experience of a dig and she was enjoying each second.
About noon, the heavens opened. Jamie Hunter
had opined to Alicia that it might be a
to water-screen the sample soil and nature appeared to agree. Thunder,
lightning, all the good stuff, but it might not last long and a lunch break was
waiting to be taken. It served as
chance to clean our filthy hands. And to sample Marg Raynor’s excellent soup.
Tonya Kitay (our Bead Lady) is in the
black top, Kristin Thor beside her, back to camera. Sorry, Kristin.
As the rain tapered off, the crew returned to
their posts. So far, we had not
might be a contact-site, and we were back there to dig our heels in and make
something happen – well, we had to, the ground was now slippery as hell. But by
the end of day, all the hard campaigners had not found anything that proved
European influence, beyond what could have been traded inland from the far-off
Atlantic coasts. Although the suspicion was there: we had found a rolled copper
bead and a copper cone, perhaps a decoration from clothing. Sunday was another
And Sunday was a better day. Only spits of rain. The faces had changed somewhat,
people being otherwise committed, but new recruits had signed on and filled the
gaps nicely, and our work resumed. Jamie Hunter arrived and set to work with a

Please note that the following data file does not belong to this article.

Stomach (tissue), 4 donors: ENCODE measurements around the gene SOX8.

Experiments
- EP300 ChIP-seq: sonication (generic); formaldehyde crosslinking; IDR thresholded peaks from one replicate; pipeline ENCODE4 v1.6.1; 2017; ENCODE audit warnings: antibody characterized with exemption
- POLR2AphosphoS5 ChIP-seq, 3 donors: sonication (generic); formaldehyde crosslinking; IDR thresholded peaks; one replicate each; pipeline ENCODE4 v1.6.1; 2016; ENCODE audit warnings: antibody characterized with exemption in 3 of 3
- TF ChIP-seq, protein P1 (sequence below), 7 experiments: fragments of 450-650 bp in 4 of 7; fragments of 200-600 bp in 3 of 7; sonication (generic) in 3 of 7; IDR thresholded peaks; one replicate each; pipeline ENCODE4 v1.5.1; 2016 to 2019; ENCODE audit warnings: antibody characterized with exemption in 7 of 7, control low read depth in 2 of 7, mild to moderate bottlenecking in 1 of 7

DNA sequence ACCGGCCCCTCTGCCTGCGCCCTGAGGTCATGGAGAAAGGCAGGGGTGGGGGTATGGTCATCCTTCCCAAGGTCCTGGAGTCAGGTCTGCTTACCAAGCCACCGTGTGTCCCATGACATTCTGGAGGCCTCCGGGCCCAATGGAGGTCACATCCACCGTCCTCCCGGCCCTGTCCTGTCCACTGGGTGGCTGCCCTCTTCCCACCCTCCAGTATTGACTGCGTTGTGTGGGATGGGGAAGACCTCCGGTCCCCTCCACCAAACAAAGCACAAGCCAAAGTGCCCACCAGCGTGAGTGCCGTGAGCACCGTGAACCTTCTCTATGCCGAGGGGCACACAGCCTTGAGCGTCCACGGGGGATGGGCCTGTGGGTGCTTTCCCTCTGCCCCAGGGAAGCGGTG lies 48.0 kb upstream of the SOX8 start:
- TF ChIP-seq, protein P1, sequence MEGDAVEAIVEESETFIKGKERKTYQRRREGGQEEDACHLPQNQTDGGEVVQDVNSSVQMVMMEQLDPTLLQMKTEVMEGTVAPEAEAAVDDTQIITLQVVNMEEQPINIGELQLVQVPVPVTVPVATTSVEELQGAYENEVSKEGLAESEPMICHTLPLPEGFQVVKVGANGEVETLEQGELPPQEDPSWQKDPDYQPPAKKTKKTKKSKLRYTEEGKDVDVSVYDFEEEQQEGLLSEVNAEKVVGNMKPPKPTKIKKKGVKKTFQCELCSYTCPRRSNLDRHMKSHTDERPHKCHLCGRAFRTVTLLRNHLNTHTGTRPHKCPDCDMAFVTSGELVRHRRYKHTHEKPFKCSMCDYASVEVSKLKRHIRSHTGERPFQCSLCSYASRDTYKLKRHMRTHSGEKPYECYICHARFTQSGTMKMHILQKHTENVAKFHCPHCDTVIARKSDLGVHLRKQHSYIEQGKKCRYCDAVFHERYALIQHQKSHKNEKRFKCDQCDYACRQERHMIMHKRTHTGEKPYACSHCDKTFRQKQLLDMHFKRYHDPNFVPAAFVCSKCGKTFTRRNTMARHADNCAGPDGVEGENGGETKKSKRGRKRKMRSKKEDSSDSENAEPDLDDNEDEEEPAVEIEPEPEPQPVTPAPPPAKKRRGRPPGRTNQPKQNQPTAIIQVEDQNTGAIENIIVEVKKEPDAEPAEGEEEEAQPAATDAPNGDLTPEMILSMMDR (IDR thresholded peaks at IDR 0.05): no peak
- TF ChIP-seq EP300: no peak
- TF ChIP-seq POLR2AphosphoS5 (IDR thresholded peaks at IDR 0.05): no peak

will. He had a happy knack of filling buckets with earth, and setting a lovely
sherd of pottery right on top, dead center, to keep our spirits up. And the
discoveries began. Jamie found a piece of a knife blade – iron – bingo! Certainly a contact site! I found a small,
right-angle folded, piece of copper that I was sure was from Canadian Tire and
not the seventeenth century. But Alicia slapped me around and
corrected the error of my ways. I was working with Gary Dubeau and Paul
Johnston on a standing screen (⅛-inch screen for those technically minded).
Paul, on his first dig, had the uncanny knack of picking out beads. Yes, beads! He found two; we joked that he
had “beady eyes.”
(Left) Paul Johnston and Caitlin, our supervisor,
screening. (Right) Kristin Thor hard at work; “finds” went in the
And Gary Dubeau found a bead – his first ever
bead, and he has been doing this work for years!
The gods were smiling on us at last. Kristin and her husband and sister found a
beautiful red bead with white “bloom” inserts. No doubt now that it was a site
dating after European trade was well established. Being located in the Carhagouha area, this is a very
interesting site indeed.
in an email sent to Jamie Hunter after the weekend, points out: “Blue tube –
Ia19; White football – IIa15; Blue and white tube – closest is Ib18; Red round
with white and blue – IIbb1. According to both Kenyon and Kenyon and to
Fitzgerald, Knight and Bain this should put it into GBPII. What do you think?” Archaeological-speak, but big brains need
their outlets too.
What I think, Alicia, is that I had the time
of my life and I am hooked – real
bad. I think
that the Huronia
Chapter, OAS, will be getting my faithful, volunteer service whenever I can
manage it in the future. And if you, too, have beady eyes, then you are welcome
to join us.
- Peter Davis, 15 August 2012 PS - based on what was found in the screenings of the area that was worked Alicia has a preliminary rough estimate of the occupation of this being 1600 - 1620 and hence I think, a suitable candidate for a Champlain era site. John